An intelligent mind is an inquiring mind.
Below are more aphorisms spanning a wide range of topics.
On the pursuit of happiness, or happiness as a byproduct of moral living:
The measure of the moral worth of a man is his happiness. The better the man, the more happiness. Happiness is the synonym of well-being.
On goals, will power, adversity, and having a clear vision:
To strive actively to achieve some goal gives your life meaning and substance.
Prosperity is apt to prevent us from examining our conduct; but adversity leads us to think properly of our state, and so is beneficial to us.
He who wants to succeed should learn how to fight, to strive, and to suffer. You can acquire a lot in life, if you are prepared to give up a lot to get it.
Recognizing the influence of my subconscious mind over my power of will, I shall take care to submit to it a clear and definite picture of my Major Purpose in life and all minor purposes leading to my major purpose, and I shall keep this picture constantly before my subconscious mind by repeating it daily!
As we struggle with the darkness that seems to proliferate headlines and social feeds, some timeless thoughts on the value of sorrow and fears limiting grip:
…it is only when we stop thinking and let go that we can start seeing, discovering.
Sorrows are our best educator. A man can see further through a tear than a telescope.
To understand your fear is the beginning of really seeing.
There can be no initiative if one has fear, and fear compels us to cling to tradition, gurus, etc.
As an endurance athlete, and one who has dealt with depression, this is relevant to me on both a physical and mental plane.
What’s amiss I’ll stop to mend, and endure what can’t be mended.
On contributing to something outside yourself:
Real living is living for others.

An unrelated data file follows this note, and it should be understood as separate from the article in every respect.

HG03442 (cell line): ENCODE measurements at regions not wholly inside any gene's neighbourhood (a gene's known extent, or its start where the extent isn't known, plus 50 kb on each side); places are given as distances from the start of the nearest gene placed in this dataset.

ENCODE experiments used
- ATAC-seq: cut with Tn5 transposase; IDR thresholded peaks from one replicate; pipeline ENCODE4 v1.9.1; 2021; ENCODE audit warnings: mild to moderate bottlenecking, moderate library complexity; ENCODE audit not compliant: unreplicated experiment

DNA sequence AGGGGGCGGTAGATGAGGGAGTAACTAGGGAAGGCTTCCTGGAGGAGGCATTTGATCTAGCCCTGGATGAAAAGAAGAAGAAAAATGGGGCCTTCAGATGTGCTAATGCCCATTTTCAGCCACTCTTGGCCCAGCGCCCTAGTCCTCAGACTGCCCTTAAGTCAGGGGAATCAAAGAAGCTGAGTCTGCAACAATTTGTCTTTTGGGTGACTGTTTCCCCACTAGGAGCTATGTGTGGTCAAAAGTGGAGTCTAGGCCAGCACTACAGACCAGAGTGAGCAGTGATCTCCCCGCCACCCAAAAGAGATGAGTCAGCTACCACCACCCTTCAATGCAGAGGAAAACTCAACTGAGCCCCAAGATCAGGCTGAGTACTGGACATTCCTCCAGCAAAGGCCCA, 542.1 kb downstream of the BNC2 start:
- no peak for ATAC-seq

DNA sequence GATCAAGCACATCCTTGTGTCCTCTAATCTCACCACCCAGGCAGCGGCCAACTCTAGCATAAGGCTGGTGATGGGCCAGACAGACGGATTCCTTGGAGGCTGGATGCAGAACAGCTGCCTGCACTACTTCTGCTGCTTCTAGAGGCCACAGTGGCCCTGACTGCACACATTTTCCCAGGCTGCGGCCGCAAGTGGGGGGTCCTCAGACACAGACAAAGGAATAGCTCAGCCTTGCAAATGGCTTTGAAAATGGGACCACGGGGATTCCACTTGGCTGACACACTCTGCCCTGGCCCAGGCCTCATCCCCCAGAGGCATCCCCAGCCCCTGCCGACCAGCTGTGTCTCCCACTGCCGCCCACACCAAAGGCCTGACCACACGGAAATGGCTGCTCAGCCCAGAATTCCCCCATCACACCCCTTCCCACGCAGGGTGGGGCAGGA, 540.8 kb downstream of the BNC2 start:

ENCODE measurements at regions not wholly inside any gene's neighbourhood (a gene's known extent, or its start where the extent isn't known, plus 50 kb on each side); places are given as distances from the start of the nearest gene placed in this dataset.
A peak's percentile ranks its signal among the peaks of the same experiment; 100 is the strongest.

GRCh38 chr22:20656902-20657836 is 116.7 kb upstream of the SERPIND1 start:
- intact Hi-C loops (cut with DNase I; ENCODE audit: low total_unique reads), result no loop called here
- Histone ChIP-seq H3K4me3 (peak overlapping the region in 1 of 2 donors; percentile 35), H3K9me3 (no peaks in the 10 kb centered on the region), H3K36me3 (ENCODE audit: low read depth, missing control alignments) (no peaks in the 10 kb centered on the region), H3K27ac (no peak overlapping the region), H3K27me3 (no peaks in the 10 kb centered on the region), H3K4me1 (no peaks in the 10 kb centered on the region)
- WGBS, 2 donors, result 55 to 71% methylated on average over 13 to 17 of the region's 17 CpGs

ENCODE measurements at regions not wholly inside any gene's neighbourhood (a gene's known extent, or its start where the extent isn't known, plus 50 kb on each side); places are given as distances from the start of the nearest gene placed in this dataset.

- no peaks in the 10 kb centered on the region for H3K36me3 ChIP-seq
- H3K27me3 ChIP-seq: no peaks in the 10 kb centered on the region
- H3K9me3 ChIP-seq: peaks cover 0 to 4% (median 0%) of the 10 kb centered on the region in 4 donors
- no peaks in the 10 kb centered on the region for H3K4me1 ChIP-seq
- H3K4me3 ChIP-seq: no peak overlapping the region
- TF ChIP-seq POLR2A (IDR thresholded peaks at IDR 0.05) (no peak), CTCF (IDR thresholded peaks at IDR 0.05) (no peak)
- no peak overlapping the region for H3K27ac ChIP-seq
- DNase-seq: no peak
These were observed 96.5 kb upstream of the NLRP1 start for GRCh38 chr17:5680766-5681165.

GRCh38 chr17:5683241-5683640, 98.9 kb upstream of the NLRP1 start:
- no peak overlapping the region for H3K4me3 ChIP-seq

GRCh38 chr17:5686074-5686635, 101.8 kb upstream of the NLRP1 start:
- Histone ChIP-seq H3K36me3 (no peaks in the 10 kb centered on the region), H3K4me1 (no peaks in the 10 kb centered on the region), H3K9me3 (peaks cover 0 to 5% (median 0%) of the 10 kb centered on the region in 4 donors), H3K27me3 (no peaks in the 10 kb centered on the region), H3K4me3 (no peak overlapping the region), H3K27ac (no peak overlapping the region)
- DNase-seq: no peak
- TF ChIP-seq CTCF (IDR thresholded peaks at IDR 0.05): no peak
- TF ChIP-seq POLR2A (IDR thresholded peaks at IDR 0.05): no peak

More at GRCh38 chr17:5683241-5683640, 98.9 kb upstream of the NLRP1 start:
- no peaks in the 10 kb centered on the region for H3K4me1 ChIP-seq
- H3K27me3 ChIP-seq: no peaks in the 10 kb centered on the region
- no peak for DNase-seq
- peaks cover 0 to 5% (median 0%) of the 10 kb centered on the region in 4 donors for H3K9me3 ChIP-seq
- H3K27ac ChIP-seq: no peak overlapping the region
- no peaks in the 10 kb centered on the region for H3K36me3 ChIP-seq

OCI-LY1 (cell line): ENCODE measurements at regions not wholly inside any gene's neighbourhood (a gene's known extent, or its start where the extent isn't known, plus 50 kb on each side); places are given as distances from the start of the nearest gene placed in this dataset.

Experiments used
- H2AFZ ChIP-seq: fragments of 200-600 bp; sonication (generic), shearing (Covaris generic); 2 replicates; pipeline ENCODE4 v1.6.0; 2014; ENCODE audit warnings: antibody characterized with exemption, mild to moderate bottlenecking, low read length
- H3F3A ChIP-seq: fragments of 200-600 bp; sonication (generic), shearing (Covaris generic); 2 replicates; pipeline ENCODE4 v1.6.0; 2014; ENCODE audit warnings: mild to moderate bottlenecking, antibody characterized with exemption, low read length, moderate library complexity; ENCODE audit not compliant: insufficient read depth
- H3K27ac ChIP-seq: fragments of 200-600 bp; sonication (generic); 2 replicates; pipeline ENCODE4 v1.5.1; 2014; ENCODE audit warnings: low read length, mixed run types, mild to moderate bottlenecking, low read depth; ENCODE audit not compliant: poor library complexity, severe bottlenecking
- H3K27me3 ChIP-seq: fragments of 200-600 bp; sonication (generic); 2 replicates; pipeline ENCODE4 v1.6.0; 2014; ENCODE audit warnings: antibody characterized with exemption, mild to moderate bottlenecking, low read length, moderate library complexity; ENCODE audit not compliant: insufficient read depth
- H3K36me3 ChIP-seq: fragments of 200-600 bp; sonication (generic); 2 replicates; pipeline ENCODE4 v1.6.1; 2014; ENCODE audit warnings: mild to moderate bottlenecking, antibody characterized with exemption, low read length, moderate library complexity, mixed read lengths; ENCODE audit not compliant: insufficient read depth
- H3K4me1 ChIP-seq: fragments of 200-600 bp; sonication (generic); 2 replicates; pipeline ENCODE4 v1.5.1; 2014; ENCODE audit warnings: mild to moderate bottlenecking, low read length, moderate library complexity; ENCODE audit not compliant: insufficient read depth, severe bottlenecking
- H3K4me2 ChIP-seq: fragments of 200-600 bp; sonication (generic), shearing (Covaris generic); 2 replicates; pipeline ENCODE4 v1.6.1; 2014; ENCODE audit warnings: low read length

His four idea principles:
- find a human need, an unsolved problem
- master all of the essentials of the problem
- give a new “twist” to an old problem
- believe in your idea — and act*!
For those that question their life’s work—the purpose that calls from within—that isn’t clearly defined in the college career’s catalog or by the color of your parachute:
In life, what more can you ask for but to be real? To fulfill one’s potential instead of wasting energy on actualizing one’s dissipating image, which is not real, and the expenditure of one’s vital energy. We have great work ahead of us, and it needs devotion and much, much energy.
When one is not “expressing” himself, he is not free. Thus he begins to struggle, and the struggle breeds methodical routine.
By all means my favorite insight as it speaks to living simply, but with intention:
Live content with small means; seek elegance rather than luxury, and refinement rather than fashion. Be worthy, not respectable, wealthy, not rich; study hard, think quietly, talk gently, act frankly; bear all cheerfully, do all bravely, await occasions, hurry never.
And as I finish my cup of coffee, the prophetic:
The usefulness of a cup is in it’s emptiness.